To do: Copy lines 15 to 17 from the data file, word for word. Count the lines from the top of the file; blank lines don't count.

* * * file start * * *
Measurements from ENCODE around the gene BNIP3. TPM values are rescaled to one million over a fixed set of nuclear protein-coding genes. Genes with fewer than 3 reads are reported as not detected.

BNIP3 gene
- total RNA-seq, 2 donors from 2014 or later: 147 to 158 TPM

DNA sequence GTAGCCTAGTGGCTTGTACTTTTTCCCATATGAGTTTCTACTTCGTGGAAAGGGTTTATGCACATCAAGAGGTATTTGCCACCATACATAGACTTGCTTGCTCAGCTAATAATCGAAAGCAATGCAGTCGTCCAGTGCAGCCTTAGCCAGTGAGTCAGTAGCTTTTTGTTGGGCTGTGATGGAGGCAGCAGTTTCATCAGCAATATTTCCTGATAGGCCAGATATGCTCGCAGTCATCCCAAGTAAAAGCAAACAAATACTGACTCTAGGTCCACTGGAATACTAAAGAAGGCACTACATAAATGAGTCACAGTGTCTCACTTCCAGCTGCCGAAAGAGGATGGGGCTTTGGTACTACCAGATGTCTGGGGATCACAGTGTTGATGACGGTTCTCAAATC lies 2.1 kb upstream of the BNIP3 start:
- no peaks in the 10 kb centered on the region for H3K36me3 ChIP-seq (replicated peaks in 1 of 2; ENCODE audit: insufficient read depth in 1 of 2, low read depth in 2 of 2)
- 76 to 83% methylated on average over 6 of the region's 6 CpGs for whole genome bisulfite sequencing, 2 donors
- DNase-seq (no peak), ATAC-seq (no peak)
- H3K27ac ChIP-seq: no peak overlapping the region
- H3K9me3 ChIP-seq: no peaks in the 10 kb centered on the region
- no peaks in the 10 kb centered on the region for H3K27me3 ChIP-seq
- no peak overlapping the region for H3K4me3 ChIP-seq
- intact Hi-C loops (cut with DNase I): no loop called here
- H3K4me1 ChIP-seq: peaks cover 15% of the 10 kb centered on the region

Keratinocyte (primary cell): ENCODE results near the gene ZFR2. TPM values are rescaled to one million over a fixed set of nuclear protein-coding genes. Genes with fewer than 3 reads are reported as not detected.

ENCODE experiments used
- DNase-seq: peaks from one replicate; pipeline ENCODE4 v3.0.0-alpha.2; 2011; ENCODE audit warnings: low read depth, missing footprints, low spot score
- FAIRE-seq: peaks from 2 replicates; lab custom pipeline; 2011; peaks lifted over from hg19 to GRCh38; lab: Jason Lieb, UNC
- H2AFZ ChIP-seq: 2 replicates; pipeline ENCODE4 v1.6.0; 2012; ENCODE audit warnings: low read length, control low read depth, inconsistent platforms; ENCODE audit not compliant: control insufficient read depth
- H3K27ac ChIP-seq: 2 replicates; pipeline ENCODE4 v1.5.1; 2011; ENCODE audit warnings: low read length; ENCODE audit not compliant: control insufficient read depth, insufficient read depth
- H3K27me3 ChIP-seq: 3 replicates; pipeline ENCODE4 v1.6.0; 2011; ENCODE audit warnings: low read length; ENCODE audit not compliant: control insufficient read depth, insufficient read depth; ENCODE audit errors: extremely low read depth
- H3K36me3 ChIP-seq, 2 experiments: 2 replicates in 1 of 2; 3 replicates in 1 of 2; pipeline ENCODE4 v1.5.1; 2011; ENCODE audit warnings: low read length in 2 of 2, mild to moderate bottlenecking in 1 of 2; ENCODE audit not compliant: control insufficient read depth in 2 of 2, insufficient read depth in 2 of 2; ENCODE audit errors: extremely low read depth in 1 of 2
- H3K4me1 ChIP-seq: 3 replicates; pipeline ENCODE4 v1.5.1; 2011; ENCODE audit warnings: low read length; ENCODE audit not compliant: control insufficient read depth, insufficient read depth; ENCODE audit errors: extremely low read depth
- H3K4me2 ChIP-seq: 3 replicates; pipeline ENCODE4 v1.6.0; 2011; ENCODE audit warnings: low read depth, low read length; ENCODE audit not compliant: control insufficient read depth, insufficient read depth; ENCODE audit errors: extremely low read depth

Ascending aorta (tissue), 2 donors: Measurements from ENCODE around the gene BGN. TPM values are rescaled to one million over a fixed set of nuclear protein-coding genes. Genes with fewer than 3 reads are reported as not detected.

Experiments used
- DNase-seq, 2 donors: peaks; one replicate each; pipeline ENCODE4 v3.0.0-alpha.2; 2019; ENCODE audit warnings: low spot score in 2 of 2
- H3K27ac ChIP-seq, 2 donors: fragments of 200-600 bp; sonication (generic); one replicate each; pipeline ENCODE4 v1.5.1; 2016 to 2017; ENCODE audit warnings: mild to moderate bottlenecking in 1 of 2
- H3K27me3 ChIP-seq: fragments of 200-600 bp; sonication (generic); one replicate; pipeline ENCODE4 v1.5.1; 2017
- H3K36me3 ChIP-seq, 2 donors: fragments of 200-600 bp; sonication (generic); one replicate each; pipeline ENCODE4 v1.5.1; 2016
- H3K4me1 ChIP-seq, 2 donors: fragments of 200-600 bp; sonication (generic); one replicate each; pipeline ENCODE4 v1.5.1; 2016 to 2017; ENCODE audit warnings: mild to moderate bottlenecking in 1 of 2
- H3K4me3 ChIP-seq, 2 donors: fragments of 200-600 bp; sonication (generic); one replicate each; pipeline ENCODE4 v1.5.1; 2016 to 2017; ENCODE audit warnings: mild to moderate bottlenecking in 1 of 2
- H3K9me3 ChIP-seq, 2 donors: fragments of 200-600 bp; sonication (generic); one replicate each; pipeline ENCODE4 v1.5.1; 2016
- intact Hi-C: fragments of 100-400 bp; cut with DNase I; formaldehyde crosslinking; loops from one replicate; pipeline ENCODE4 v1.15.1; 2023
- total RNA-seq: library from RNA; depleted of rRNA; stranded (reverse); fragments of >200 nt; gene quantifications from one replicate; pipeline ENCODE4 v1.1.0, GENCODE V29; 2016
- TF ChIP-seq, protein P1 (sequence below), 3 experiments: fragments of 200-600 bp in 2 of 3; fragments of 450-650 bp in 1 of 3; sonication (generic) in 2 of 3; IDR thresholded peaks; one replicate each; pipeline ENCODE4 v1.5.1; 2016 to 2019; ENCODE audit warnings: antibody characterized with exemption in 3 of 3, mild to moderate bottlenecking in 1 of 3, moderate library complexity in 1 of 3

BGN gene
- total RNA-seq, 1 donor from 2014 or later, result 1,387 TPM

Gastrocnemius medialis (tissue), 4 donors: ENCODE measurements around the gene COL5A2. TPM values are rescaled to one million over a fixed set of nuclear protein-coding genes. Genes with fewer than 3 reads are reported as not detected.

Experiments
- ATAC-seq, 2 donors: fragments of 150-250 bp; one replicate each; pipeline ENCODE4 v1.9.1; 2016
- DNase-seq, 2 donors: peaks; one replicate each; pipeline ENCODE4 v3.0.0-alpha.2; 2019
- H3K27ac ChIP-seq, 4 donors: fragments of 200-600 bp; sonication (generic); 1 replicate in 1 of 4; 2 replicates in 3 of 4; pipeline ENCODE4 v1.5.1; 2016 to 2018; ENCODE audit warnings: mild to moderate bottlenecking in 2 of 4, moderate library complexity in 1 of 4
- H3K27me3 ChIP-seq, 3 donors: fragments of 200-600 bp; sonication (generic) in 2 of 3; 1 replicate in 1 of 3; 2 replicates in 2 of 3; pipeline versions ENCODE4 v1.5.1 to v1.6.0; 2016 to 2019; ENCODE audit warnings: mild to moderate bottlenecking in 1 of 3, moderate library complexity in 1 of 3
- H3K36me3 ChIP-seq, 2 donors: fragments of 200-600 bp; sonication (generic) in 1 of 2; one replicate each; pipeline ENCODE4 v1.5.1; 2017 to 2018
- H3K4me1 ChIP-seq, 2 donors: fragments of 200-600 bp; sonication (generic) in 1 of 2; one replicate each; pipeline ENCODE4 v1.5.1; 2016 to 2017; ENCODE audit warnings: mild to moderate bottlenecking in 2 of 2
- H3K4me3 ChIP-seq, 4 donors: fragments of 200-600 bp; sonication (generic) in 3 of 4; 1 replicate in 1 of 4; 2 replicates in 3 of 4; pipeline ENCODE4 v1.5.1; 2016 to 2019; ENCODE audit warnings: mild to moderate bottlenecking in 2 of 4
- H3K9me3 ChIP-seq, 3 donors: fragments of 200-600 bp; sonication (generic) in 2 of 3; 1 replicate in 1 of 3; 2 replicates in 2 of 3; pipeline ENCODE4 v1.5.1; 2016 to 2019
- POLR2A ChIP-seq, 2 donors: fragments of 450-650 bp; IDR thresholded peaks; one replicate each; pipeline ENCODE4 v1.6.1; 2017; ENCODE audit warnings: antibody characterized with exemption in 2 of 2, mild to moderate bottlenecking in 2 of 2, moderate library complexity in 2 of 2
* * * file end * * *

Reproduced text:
ENCODE experiments used
- DNase-seq: peaks from one replicate; pipeline ENCODE4 v3.0.0-alpha.2; 2011; ENCODE audit warnings: low read depth, missing footprints, low spot score
- FAIRE-seq: peaks from 2 replicates; lab custom pipeline; 2011; peaks lifted over from hg19 to GRCh38; lab: Jason Lieb, UNC